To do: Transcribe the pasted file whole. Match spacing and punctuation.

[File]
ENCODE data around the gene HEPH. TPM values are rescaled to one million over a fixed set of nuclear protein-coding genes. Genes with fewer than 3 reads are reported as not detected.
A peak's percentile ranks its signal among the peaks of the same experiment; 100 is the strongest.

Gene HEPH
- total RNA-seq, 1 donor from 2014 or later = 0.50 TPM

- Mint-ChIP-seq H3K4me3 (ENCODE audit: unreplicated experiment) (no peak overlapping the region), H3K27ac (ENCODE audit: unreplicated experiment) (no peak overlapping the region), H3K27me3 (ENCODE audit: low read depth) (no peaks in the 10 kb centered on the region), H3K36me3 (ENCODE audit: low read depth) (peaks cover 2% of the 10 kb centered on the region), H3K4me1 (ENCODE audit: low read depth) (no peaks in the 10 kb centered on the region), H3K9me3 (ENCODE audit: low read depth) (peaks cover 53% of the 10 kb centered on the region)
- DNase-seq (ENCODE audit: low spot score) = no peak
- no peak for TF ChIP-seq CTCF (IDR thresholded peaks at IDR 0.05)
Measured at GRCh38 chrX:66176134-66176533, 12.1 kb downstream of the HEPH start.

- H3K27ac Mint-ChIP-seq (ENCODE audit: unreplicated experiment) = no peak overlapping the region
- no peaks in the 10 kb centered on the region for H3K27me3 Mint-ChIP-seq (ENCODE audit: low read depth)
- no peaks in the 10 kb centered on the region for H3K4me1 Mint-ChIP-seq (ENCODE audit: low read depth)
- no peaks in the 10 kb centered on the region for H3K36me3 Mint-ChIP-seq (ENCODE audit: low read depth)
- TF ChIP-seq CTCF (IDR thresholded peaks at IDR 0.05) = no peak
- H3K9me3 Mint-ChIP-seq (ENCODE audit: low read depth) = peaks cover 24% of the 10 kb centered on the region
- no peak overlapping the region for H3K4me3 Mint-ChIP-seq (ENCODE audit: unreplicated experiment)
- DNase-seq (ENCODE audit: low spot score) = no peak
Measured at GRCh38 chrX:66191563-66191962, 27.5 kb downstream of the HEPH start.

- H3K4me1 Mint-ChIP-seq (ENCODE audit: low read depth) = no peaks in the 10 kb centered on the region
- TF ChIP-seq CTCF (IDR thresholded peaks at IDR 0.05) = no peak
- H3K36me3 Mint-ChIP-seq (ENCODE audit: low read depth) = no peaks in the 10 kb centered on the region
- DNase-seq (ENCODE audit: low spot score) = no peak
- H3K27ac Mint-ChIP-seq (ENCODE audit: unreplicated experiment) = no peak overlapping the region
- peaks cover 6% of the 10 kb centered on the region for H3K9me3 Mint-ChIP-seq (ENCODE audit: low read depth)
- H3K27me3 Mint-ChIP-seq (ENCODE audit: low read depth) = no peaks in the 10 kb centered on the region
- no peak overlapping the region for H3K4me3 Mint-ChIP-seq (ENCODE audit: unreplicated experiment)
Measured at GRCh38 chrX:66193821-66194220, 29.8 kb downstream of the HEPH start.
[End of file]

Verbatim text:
ENCODE data around the gene HEPH. TPM values are rescaled to one million over a fixed set of nuclear protein-coding genes. Genes with fewer than 3 reads are reported as not detected.
A peak's percentile ranks its signal among the peaks of the same experiment; 100 is the strongest.

Gene HEPH
- total RNA-seq, 1 donor from 2014 or later = 0.50 TPM

- Mint-ChIP-seq H3K4me3 (ENCODE audit: unreplicated experiment) (no peak overlapping the region), H3K27ac (ENCODE audit: unreplicated experiment) (no peak overlapping the region), H3K27me3 (ENCODE audit: low read depth) (no peaks in the 10 kb centered on the region), H3K36me3 (ENCODE audit: low read depth) (peaks cover 2% of the 10 kb centered on the region), H3K4me1 (ENCODE audit: low read depth) (no peaks in the 10 kb centered on the region), H3K9me3 (ENCODE audit: low read depth) (peaks cover 53% of the 10 kb centered on the region)
- DNase-seq (ENCODE audit: low spot score) = no peak
- no peak for TF ChIP-seq CTCF (IDR thresholded peaks at IDR 0.05)
Measured at GRCh38 chrX:66176134-66176533, 12.1 kb downstream of the HEPH start.

- H3K27ac Mint-ChIP-seq (ENCODE audit: unreplicated experiment) = no peak overlapping the region
- no peaks in the 10 kb centered on the region for H3K27me3 Mint-ChIP-seq (ENCODE audit: low read depth)
- no peaks in the 10 kb centered on the region for H3K4me1 Mint-ChIP-seq (ENCODE audit: low read depth)
- no peaks in the 10 kb centered on the region for H3K36me3 Mint-ChIP-seq (ENCODE audit: low read depth)
- TF ChIP-seq CTCF (IDR thresholded peaks at IDR 0.05) = no peak
- H3K9me3 Mint-ChIP-seq (ENCODE audit: low read depth) = peaks cover 24% of the 10 kb centered on the region
- no peak overlapping the region for H3K4me3 Mint-ChIP-seq (ENCODE audit: unreplicated experiment)
- DNase-seq (ENCODE audit: low spot score) = no peak
Measured at GRCh38 chrX:66191563-66191962, 27.5 kb downstream of the HEPH start.

- H3K4me1 Mint-ChIP-seq (ENCODE audit: low read depth) = no peaks in the 10 kb centered on the region
- TF ChIP-seq CTCF (IDR thresholded peaks at IDR 0.05) = no peak
- H3K36me3 Mint-ChIP-seq (ENCODE audit: low read depth) = no peaks in the 10 kb centered on the region
- DNase-seq (ENCODE audit: low spot score) = no peak
- H3K27ac Mint-ChIP-seq (ENCODE audit: unreplicated experiment) = no peak overlapping the region
- peaks cover 6% of the 10 kb centered on the region for H3K9me3 Mint-ChIP-seq (ENCODE audit: low read depth)
- H3K27me3 Mint-ChIP-seq (ENCODE audit: low read depth) = no peaks in the 10 kb centered on the region
- no peak overlapping the region for H3K4me3 Mint-ChIP-seq (ENCODE audit: unreplicated experiment)
Measured at GRCh38 chrX:66193821-66194220, 29.8 kb downstream of the HEPH start.